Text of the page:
The first movement, Drummaphoning, weaves melodies through the vibraphone and the toms to create a conversation between the two voices, although operated by a single performer. Metallic Things is a free and inquisitive exploration of the various timbres the vibraset has to offer in this configuration. Bing, Bang, Boom was actually the first movement to be composed, but as the other movements developed, it was clear that this was the finale. More new timbres and ostinato patterns are presented in this 10/8 - metered dance of footwork, left-hand pedal tones and right-hand dexterity. If you brought a hat, hold onto it!
La Bamba came from the Mexican state of Veracruz over 300 years ago. Percussive Arts Society Hall of Fame member William Cahn, arranged this piece for marimba quartet in 1993, while a member of the famed percussion group, Nexus - with Bob Becker, Robin Engleman, Michael Craden, Russell Hartenberger and John Wyre. This lively arrangement is reminiscent of the Guatemalan marimba groups and is popular as-is, with percussion accompaniment, or with the soloist on xylophone as well.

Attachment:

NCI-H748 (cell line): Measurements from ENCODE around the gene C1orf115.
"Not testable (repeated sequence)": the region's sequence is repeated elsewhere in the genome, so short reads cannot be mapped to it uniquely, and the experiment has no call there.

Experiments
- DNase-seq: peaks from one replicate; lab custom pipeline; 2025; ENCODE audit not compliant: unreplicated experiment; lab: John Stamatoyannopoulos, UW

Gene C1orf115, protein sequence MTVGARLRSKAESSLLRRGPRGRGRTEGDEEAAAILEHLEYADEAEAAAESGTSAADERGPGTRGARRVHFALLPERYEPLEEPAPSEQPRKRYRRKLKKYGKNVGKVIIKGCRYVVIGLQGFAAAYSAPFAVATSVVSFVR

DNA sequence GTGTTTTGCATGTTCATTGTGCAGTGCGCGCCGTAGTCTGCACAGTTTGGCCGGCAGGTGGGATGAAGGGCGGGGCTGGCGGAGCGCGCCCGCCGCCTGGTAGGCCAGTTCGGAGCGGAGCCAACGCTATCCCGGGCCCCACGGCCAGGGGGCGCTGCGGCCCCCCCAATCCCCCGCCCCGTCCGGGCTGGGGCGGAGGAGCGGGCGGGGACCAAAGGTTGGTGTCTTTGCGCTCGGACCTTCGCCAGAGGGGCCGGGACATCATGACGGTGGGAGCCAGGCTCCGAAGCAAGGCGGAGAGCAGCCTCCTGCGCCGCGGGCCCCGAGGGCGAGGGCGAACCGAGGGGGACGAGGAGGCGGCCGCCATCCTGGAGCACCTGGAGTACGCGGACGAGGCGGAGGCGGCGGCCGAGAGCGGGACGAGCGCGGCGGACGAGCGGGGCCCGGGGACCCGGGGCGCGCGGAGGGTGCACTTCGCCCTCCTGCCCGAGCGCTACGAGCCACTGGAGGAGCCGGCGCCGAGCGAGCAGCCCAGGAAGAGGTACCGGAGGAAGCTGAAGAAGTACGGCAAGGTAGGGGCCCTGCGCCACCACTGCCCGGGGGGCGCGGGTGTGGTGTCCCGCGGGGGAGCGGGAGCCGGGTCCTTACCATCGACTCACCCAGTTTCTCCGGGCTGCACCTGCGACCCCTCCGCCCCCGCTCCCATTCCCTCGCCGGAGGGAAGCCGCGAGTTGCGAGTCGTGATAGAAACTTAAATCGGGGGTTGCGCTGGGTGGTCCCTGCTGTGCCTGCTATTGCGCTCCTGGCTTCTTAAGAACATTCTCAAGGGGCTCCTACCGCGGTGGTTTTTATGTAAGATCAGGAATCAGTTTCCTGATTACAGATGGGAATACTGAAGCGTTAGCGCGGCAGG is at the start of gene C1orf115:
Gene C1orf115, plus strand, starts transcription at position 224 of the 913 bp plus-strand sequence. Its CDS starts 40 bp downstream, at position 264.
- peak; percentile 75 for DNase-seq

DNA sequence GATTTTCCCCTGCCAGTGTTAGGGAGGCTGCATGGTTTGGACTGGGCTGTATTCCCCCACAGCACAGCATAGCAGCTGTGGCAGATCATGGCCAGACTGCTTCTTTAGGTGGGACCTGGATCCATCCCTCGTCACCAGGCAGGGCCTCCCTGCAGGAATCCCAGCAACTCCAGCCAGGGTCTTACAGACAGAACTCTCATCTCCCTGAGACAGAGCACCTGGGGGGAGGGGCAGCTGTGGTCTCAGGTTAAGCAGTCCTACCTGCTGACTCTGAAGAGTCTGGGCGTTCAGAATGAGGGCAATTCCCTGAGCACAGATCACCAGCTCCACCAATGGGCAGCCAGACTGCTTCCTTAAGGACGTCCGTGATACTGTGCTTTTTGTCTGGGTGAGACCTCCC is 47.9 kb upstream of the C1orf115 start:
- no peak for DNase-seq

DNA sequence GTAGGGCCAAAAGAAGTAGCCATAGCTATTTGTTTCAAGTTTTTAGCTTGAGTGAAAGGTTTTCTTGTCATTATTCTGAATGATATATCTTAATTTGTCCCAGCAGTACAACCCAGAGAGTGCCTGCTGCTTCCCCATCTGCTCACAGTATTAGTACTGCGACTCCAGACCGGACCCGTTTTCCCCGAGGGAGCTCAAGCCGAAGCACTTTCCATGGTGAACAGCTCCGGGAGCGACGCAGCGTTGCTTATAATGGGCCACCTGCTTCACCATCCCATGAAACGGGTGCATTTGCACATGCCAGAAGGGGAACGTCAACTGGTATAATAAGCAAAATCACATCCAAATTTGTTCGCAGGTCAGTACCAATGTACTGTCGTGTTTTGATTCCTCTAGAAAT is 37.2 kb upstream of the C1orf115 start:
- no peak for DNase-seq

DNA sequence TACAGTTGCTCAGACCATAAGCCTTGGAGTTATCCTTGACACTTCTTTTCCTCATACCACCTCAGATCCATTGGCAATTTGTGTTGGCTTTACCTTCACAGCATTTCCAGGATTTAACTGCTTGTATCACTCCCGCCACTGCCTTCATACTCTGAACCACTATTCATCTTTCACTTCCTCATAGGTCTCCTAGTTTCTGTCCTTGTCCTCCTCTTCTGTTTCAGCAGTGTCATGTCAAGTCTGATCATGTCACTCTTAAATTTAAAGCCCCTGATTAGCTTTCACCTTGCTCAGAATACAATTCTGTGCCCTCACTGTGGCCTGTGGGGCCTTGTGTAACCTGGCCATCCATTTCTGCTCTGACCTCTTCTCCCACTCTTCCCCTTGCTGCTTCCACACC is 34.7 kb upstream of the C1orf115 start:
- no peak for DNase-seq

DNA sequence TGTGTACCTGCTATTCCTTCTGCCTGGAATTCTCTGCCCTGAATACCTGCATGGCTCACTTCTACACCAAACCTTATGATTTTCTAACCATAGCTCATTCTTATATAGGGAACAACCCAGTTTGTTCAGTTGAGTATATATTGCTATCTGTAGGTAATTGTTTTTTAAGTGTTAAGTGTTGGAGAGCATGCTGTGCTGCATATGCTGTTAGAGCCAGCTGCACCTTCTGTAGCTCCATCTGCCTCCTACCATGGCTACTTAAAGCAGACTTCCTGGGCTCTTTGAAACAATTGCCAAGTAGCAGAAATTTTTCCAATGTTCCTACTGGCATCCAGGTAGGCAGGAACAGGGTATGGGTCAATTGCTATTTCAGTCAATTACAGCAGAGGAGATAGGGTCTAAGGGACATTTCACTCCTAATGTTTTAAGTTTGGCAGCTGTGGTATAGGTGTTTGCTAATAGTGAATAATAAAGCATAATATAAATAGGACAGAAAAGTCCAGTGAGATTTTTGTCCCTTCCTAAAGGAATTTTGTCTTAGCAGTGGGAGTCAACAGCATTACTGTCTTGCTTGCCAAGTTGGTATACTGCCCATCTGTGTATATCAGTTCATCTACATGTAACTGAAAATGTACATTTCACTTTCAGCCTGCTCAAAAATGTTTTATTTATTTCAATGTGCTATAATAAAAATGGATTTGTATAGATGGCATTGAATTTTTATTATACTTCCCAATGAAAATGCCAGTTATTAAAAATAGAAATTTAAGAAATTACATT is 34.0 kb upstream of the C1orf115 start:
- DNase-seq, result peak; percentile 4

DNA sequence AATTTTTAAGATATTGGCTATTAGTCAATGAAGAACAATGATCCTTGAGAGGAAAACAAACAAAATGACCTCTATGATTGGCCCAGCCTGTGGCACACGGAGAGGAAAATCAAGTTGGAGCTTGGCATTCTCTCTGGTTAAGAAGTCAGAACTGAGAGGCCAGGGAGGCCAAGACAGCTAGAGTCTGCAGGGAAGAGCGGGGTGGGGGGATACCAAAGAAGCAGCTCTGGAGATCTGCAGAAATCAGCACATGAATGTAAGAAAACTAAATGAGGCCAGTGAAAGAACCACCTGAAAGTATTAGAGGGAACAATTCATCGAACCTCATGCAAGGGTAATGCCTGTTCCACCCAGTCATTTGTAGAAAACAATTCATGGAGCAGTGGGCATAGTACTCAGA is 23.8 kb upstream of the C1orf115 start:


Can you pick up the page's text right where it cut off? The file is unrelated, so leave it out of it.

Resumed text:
I would like to thank my parents, Irvin and Nellie Scarberry, for ALWAYS being my greatest strength and constant support - I love you beyond words. THANK YOU to Professor Steve Hall, who has been my primary, applied instructor and a close mentor and friend for the majority of my academic career (and has put up with me all this time); without him, I would not be who I am today. THANK YOU to Dr. Ben Miller who has also been a source of great wisdom and teaching inspiration. THANK YOU to Dr. Wendall Dobbs for trusting me with Kembang Suling and giving me the opportunity to perform it together. THANK YOU to Dr. Vicki Stroeher for years and years of musical and professional education - even when I wasn't a good student, nothing went unnoticed and I learned so much that I've applied in so much of my career. Big thanks to the members of the Marshall University Percussion Ensemble for supporting me musically, professionally and through great friendships.
Last but not least, THANK YOU for attending my senior recital. It's been a long time coming and I truly hope you enjoyed it. I am honored and humbled that you would spend these moments of your lives with me on such a special night.
Smith Recital Hall
recitals, percussion, arrangements
Arts and Humanities | Fine Arts | Music | Music Performance
Scarberry, Chris, "Marshall University Music Department Presents a Senior Recital, Chris Scarberry, Percussion" (2014). All Performances. 648.